env_step method
action - can be INT, [INT], double, [DOUBLE], or a mix
out :
reward - double
state - can be INT, double, [DOUBLE], or a mix

So trying to implement this is a pain and I don't think it gives added clarity to the user. If the task spec tells them the state is ( int, double, double, int) then thats enough. If we use vectors of doubles we have the same type across the interface code, we can still access elements array style (vec[3]) and vectors support .size() which is nice.

I have talked this over with Anna and we feel this reduces complexity and doesn't limit expressiveness.

2 - the interface will be extended to support agent passing a state and/or random seed from its step method.

3 - observation struct will be extend to support optional return "state".

I will post the code tomorrow after I have chatted with mark about some things. I am making a similar program to interface with RLbecnh agents. Which now forces me to define the following:

task_spec interaction proposal
The environment passes a task_spec to the interface, the agent passes its task_spec to the interface. The interface will compare them and determine whether the two can "Talk". If so the environments task_spec is passed to the agents init method.

The form of the agents task spec would be the following (much like Marks env one):

The first part is the version info

State(S) & Action(A) Info: Both have the same format:

level #dimensions

where level is a number specifying whether the space is continuous or discrete, #dimensions is a number specifying the number of dimensions in the space but its slightly different here.
if #dimensions == 0
single dimension state/action
if #dimensions == 1
multi dimension state/action

level can either be 1, 2, or 3 where the meanings of each are as follows:
1 means that the space is discrete
2 means that the space is continuous
3 means that the space is partially continuous

means version number 1, continuous multi-dimensional state space, and continuous single dimensional action

If everyone is ok with the idea of 2 task_specs and the interface comparing them AND the agent task_spec I have proposed then I will go ahead with the RLbench agent interfacing code.
Next would be doing the same thing for CSLL.


i think i have a reasonable way to handle less-standard performance measures such as the expected-reward measure yaki brought up.  we do it through side-calls directly to the environment.  so, you write your benchmark, calling rl_step, and on each step you make an additional call to the environment to get the additional performance measure.  (this could be anything you wanted and could have any name, but maybe something like env_expected_reward() would be appropriate for yaki's case.)  this strategy would allow complete generality in additional performance measures.  And i don't think we should view this as too much of a climb down from a pure interface.  i think in practice people will want to do lots of things in their main and benchmark programs -- for example graphical displays of various env and agent variables -- that are idiosyncratic to their particular purposes.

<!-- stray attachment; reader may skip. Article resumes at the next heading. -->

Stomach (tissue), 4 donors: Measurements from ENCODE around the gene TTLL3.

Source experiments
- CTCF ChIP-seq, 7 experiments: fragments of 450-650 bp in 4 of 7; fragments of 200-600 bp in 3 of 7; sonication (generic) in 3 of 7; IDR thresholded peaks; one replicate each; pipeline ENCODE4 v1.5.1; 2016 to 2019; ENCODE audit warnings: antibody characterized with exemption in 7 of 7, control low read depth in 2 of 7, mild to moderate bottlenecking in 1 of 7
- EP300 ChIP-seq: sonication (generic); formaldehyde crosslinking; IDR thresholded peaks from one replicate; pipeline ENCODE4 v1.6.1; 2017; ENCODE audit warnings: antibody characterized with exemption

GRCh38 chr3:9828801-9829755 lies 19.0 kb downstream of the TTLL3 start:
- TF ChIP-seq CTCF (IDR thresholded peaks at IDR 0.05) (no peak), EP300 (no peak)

I was thinking about State and Action as defined in Globals.h. Rich suggested that we declare them as integers for the public release in order to present the simple case. However, we (Adam and I) have been more inclined to declare them as double arrays to present the general case (because an array of doubles can store an integer, a double, an array of integers, or an array of doubles). The problem with an array of doubles when the actual type is something like an integer is that both the env and agent must do some ugly casting on each step.

I've thought of an alternative that might be both simple and general. Using a union. So, State would be declared as:

       typedef union {
           int i;
           double d;
           int* ai;
           double* ad;
       } State;

in Globals.h. Then, lets say that the state is a single integer. The env code would look like this:

          State s;
          s.i = intVal;
          return s;

and the agent code would look like this:

     agent_step(State s)
         int intVal = s.i;

So, in theory this method is fairly simple to use (no ugly casting needed) and really general (Globals.h should not need to be changed except for really bizaar state types (like linked lists)). Does this sound ok to everyone?


We should plan on the type definitions for sensation and action to be made specially for the individual envs. This is what will happen almost always. We should plan on and for it. We should provide a few examples where the type definitions are different for different env-agent combinations. It would be nice if we could have two definitions in play in the same executable, as when running several agent-env combinations. Inside the interface, generic type definitions should be used. In the agent and environment, more specific definitions should be used.


Extend this Page   How to edit   Style   Subscribe   Notify   Suggest   Help   This open web page hosted at the University of Alberta.   Terms of use  1955/0